- Swim upstream. Go the other way.
Really, we got big by replacing inventory with information” (Walton as cited by Wal-mart, 1999, p. 9). IT played a major role in the success of Wal-Mart. It believed that IT was a key facilitator in staying focused on customers: getting customers what they want, at the right place and the right time, and exceeding their expectations. The management of IT in ASDA was housed under the ISD (Information Services Division), led by Andy Haywood, who reported to Linda M. Dillman, Wal-Mart’s CIO (chief information officer). Figure 1 describes ASDA’s ISD strategy.
The Acquisition of ASDA by Wal-Mart
ASDA had access to the world’s best IT infrastructure for a retailer. IT integration between ASDA and Wal-Mart was completed at the end of 2002. In the long term, such integration would enable ASDA to grow without limitations, as was explained by Wal-Mart Europe ISD director in 2003: “…what we have done is to replicate to some extent the infrastructure we have in the rest of Wal-Mart to allow ASDA to expand in any way/shape/form they need to. In more immediate terms, such integration had enabled ASDA to leverage its supreme IT infrastructure to continuously maximize efficiency, lower prices, improve availability, increase the quality of goods provided, as well as widen variety. At the heart of the IT infrastructure, a very powerful tool that allowed such improvement was Retail Link. Since the acquisition was completed in 1999, a lot of effort was put into adopting and developing the system to conform to ASDA’s business practices.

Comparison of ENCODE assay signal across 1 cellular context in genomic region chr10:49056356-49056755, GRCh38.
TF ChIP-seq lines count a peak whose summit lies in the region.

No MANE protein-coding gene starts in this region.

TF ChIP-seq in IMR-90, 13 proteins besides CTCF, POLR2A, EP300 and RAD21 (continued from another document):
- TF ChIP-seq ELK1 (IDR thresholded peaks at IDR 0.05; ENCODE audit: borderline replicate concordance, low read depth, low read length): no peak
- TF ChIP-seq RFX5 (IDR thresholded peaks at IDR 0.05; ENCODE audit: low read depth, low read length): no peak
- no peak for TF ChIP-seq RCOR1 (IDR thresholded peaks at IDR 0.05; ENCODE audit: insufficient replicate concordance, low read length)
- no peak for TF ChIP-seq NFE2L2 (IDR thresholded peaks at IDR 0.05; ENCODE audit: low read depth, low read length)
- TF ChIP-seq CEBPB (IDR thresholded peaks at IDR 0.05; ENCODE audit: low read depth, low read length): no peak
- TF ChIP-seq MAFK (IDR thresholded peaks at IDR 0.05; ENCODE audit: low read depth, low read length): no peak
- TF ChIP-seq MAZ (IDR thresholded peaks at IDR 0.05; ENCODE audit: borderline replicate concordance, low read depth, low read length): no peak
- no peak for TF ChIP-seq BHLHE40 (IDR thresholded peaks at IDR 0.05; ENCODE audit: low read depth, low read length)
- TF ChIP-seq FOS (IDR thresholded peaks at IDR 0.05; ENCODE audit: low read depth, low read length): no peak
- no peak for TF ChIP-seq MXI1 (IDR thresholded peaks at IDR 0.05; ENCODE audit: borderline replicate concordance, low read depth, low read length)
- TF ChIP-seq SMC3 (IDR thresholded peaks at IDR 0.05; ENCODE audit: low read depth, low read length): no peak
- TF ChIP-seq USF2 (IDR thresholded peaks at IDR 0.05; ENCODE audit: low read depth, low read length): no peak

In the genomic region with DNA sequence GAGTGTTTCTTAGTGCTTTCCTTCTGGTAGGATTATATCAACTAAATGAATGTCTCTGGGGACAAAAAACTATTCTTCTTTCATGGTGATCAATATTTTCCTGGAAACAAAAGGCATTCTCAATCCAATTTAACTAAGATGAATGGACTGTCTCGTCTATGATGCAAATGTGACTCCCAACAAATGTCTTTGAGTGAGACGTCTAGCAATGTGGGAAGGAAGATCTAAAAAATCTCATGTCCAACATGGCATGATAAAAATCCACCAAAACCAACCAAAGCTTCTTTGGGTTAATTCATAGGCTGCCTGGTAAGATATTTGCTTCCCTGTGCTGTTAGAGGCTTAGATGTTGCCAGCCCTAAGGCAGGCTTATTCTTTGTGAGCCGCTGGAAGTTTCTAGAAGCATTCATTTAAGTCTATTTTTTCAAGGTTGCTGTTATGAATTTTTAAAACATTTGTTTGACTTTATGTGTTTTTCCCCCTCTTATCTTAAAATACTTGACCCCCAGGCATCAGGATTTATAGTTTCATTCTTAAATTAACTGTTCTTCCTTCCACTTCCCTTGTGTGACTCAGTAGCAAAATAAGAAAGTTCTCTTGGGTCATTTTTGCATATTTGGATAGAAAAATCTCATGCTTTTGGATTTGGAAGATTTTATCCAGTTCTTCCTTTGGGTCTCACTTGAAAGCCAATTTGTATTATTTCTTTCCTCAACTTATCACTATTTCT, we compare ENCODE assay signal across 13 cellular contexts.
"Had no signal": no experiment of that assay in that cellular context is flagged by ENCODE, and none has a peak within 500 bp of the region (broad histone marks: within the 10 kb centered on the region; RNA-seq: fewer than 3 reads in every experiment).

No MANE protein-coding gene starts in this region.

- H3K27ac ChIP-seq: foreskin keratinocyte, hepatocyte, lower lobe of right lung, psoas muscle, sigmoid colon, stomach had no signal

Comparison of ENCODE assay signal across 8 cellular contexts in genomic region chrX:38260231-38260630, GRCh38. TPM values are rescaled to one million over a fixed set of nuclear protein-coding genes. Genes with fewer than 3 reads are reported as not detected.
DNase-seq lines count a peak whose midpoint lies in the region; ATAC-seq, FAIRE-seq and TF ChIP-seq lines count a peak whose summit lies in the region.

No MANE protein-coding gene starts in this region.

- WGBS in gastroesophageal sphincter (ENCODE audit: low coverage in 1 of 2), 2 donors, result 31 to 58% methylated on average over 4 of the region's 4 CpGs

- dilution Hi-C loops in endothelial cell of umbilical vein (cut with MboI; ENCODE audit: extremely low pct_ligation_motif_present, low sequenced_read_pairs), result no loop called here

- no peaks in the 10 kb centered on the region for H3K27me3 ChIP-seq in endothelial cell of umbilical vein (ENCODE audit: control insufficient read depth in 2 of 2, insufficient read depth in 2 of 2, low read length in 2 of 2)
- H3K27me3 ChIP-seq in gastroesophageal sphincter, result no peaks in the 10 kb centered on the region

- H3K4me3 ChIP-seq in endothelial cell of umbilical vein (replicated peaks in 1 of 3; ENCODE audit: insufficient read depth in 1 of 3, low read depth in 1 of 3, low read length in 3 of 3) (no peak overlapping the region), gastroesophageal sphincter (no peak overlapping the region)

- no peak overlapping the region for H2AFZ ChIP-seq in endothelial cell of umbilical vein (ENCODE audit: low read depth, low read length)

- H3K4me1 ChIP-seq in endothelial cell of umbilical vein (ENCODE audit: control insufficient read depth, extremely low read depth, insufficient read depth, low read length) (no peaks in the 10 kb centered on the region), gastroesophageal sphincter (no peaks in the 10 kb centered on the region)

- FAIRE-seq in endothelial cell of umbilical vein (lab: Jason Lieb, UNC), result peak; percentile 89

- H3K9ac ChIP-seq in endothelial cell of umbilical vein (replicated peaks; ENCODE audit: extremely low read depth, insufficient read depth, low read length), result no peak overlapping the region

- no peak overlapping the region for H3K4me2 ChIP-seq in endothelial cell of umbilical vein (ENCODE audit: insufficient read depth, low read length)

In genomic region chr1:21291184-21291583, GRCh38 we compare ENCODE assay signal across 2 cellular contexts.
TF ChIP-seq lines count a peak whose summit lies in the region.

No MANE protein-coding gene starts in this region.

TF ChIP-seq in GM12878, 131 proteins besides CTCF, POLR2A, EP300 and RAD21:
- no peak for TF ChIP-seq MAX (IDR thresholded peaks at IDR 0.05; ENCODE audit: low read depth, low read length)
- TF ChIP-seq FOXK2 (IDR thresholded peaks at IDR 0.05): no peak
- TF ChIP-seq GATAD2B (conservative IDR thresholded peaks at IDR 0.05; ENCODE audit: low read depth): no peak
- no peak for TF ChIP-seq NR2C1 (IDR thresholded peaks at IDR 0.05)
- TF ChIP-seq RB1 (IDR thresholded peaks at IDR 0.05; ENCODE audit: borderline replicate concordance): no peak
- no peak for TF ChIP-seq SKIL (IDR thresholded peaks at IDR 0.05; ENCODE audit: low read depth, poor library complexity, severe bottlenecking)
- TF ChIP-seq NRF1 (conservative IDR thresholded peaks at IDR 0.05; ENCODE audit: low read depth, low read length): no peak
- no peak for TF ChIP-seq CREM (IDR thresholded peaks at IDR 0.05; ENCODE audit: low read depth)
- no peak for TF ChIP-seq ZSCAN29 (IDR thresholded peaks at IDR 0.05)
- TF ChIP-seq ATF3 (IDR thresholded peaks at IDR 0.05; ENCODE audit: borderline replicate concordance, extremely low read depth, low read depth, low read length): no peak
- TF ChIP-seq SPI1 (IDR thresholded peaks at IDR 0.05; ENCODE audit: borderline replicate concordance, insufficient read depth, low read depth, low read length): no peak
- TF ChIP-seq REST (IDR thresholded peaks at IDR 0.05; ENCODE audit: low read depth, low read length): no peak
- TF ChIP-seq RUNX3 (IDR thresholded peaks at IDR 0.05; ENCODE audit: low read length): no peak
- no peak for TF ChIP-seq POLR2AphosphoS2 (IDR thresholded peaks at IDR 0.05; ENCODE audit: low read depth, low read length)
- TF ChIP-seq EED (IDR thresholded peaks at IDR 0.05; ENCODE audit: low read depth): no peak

In 2003, Retail Link facilitated the daily trading practices between ASDA and more than 1,000 suppliers. Retail Link was a proprietary Web-based exchange linking Wal-Mart (including ASDA) and their suppliers, or a private e-marketplace (Hoffman, Keedy & Roberts, 2002). In 2004, Retail Link was the biggest commercial data warehouse in the world (with 101 terabytes of capacity), which captured (among others) the point-of-sale figures – by item, by store, by day – enabling company and suppliers to track merchandise, study how the products sold, inventory information, and shipping deals.
The system integrated Wal-Mart’s EDI (Electronic Data Interchange) networks with an extranet used by the trading teams and some 10,000 suppliers. The sophistication of real-time. data gathered from its network then helped the company to develop sophisticated data warehouse tools and computerized data exchanges with suppliers.
The impact of Retail Link on ASDA’s business can be explained as follows: Getting customers what they want: Advanced data-mining for accurate merchandising. The availability of historical data in Retail Link allowed sales from the past 10 years to be combined with variables such as weather, holidays, and school schedules to predict optimal product supply for specific stores under a range of situations. In the price they want (even lower), when they want them: Real-time data for minimized inventory cost.